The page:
Verdi’s 9th opera, Attila, was first performed at the Teatro la Fenice, Venice 0n March 17, 1846. The libretto is a condensation of a highly charged German romantic play, Attila, König der Hunnen by Zacharias Werner (1808). And it’s still too long. Antonio Solera wrote most of the text. Francesco Piave completed the last act which Solera had left in outline form after he followed his prima-donna wife to Madrid. Attila contains a prologue and three acts each of which following Verdi’s practice at the time is shorter than the preceding one.
Anything by Verdi has something of interest in it, but this opera is pretty sparse. Basses like to sing the title part mainly because they can dress up like Johnny Depp playing Tonto in the new Lone Ranger movie. I saw Attila in Chicago three decades ago. They did it for Sam Ramey. The Met staged the opera for the first time in 2010 with Ildar Abdrazakov in the title role. Sam Ramey was Pope Leo in that production. It’s worth one look.
Most of Attila’s music is not very interesting. The best parts belong to Odabella who has a typical shred your lungs part typical of Verdi’s early soprano and the baritone Ezio (the late Roman era general Aëtius) who gets to deliver the immortal line: “Avrai tu l’universo, resti l’Italia, resti l’Italia a me.” (You may have the universe if I may have Italy.) This drove contemporary Italian audiences mad to the point where they were likely to jump out of boxes and balconies. Ezio also has a fine aria in the first scene of the second act. Another problem with the opera is the ‘The Scourge of God” is the most sympathetic character in the opera. So while there are a few really good numbers in the work on balance it’s a failure.
The Parma company chose to stage their performances of Attila in Busseto’s tiny (300 seats) Teatro Verdi. This was also the site of the company’s mounting of Oberto. The lilliputian dimensions of the theater mandated a small staging which the company managed with great effect making use of motion picture projections. Despite a stage about the size of an average living room the action never seemed cramped and moved smoothly.
The orchestra pit was also minute; there couldn’t have been 30 musicians in it. But they were led with great vigor and lyricism by Wunderkind conductor Andrea Battistoni who was 23 when this recording was made. He subsequently led a performance of Mozart’s Le Nozze di Figaro the following year at La Scala making him the youngest conductor to ever appear with the company. You’ll want to keep your eye on this kid. The prelude to this opera is one of Verdi’s best. It’s the equal of either of the Traviata preludes. Attila Prologue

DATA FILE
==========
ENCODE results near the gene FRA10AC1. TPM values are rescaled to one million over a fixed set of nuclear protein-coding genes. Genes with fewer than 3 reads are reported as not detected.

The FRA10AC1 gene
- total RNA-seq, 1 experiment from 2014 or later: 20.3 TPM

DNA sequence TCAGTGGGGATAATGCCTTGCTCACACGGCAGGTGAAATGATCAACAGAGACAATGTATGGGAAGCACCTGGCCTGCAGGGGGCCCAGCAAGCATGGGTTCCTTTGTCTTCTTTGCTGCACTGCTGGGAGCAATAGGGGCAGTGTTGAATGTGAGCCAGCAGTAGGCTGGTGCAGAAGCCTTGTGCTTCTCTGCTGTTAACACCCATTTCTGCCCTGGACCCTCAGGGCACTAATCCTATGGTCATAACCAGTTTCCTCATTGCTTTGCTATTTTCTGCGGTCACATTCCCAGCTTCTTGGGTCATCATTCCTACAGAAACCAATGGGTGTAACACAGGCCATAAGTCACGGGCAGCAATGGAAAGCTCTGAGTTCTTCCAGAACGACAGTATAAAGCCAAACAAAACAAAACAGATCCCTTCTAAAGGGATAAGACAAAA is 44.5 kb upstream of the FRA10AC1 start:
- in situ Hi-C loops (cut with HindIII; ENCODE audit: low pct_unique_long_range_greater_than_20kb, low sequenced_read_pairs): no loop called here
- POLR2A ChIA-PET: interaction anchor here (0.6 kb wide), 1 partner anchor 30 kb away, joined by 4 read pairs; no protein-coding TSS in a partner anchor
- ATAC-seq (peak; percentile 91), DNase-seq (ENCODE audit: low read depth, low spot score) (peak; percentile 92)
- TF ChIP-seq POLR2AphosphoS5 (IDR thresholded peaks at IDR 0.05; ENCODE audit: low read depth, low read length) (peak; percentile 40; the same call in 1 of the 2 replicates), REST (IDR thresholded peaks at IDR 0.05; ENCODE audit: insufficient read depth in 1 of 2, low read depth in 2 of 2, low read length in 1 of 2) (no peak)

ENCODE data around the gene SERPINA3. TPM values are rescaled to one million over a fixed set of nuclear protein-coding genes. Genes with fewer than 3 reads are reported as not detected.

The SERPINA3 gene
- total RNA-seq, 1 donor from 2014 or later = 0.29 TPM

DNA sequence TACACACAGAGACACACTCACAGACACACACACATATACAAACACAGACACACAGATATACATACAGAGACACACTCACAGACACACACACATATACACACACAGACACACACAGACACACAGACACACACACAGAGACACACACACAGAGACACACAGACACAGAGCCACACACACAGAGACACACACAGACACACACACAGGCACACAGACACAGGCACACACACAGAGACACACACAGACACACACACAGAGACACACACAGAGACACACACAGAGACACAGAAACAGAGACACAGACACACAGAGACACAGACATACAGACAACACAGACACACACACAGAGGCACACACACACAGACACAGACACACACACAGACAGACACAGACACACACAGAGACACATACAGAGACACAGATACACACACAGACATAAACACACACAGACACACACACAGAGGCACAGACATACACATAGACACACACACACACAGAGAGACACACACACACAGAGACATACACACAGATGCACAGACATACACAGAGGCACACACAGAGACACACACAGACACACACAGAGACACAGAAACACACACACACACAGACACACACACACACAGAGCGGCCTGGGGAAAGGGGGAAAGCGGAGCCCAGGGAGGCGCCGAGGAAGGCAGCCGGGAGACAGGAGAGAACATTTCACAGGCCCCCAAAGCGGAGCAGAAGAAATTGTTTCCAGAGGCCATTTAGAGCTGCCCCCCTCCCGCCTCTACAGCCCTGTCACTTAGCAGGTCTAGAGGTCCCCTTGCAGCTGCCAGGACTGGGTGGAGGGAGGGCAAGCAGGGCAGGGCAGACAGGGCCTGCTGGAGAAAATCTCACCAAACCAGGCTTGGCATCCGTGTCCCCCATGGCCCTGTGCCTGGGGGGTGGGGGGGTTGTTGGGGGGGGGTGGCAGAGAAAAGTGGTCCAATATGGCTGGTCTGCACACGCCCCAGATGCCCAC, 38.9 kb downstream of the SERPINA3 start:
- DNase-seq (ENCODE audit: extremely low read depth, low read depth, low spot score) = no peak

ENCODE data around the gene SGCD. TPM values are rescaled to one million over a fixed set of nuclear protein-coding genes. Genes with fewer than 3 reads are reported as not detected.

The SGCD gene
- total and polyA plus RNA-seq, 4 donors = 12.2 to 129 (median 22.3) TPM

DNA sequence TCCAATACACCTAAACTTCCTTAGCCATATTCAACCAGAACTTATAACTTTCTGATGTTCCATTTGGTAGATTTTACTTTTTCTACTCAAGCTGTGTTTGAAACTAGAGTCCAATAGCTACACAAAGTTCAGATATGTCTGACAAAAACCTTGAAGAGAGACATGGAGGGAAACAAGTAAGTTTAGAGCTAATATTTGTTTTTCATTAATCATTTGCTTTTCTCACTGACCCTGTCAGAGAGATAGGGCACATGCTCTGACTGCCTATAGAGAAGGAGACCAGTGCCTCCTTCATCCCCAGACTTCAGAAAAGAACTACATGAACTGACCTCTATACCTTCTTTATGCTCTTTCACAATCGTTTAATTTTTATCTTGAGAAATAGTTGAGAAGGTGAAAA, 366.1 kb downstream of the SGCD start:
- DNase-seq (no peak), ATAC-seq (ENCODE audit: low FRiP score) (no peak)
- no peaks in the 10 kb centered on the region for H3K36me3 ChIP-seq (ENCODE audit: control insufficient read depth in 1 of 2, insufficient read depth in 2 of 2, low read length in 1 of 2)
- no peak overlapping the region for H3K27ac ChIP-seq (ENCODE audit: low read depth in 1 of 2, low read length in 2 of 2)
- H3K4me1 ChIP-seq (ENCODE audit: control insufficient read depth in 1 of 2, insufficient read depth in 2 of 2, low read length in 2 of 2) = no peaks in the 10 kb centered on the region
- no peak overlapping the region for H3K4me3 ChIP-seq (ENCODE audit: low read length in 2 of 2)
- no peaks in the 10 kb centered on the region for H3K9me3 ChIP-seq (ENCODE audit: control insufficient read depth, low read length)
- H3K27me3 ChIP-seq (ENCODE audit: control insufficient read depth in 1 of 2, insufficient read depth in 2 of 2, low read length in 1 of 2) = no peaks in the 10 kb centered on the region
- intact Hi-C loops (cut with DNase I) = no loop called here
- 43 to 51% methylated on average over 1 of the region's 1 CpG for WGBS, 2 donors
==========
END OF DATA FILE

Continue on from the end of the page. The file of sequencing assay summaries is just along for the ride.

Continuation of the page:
The principals were all quite good. Giovanni Battista Parodi has a lyric bass which while fully up to the requirements of the title role didn’t dominate the opera as is necessary for the work to be fully realized. He sounds very well in the first act finale which portrays Attila’s terrified submission to Pope Leo. This ensemble is one of the finest moments in the opera. It’s another example of Verdi’s mastery of the concertato. Attila act 1 finale
Soprano Susanna Branchini handled the difficult role of Odabella with aplomb and managed to sing like a trumpet and then like a cello. Tenor Roberto De Biasio did not sound as steely as he did in I Due Foscari which was recorded the previous year.
Baritone Sebastian Catana has sung 107 performances at the Met – all (with one exception) in small parts. His last appearance with the New York company was in 2009. Since then he has been singing leading roles. His performance as Ezio shows that he’s up to the demands of the Verdi baritone. Dagli immortali vertici is another example of Verdi’s unequaled ability to make a baritone sound like an angel provided we have the right baritone. In this performance Catana had the right stuff.
Note that Cristiano Cremonini sang the role of Uldino, not Aldino as is listed on the program below. The program notes accompanying the DVD has it right. I got the program reproduced here from the Naxos website being too lazy to scan the printed program.
In summary an excellent performance of one of Verdi’s minor opera. It takes less than two hours to perform Attila, but it seems longer – especially the prologue and first act.